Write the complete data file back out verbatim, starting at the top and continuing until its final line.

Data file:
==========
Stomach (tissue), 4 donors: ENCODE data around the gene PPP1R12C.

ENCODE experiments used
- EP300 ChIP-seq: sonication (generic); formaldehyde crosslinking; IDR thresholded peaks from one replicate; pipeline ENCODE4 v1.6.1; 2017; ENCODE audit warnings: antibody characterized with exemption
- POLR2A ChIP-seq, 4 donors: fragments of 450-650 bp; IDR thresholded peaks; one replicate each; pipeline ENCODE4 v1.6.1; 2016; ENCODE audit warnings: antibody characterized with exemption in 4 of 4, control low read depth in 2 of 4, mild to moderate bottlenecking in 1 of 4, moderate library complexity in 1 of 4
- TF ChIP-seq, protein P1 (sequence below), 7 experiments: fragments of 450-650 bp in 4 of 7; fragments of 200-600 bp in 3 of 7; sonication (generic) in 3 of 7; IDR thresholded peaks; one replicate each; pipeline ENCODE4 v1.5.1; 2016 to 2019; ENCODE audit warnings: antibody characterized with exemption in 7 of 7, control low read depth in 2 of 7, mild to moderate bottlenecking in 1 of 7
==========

Stomach (tissue), 4 donors: ENCODE data around the gene PPP1R12C.

ENCODE experiments used
- EP300 ChIP-seq: sonication (generic); formaldehyde crosslinking; IDR thresholded peaks from one replicate; pipeline ENCODE4 v1.6.1; 2017; ENCODE audit warnings: antibody characterized with exemption
- POLR2A ChIP-seq, 4 donors: fragments of 450-650 bp; IDR thresholded peaks; one replicate each; pipeline ENCODE4 v1.6.1; 2016; ENCODE audit warnings: antibody characterized with exemption in 4 of 4, control low read depth in 2 of 4, mild to moderate bottlenecking in 1 of 4, moderate library complexity in 1 of 4
- TF ChIP-seq, protein P1 (sequence below), 7 experiments: fragments of 450-650 bp in 4 of 7; fragments of 200-600 bp in 3 of 7; sonication (generic) in 3 of 7; IDR thresholded peaks; one replicate each; pipeline ENCODE4 v1.5.1; 2016 to 2019; ENCODE audit warnings: antibody characterized with exemption in 7 of 7, control low read depth in 2 of 7, mild to moderate bottlenecking in 1 of 7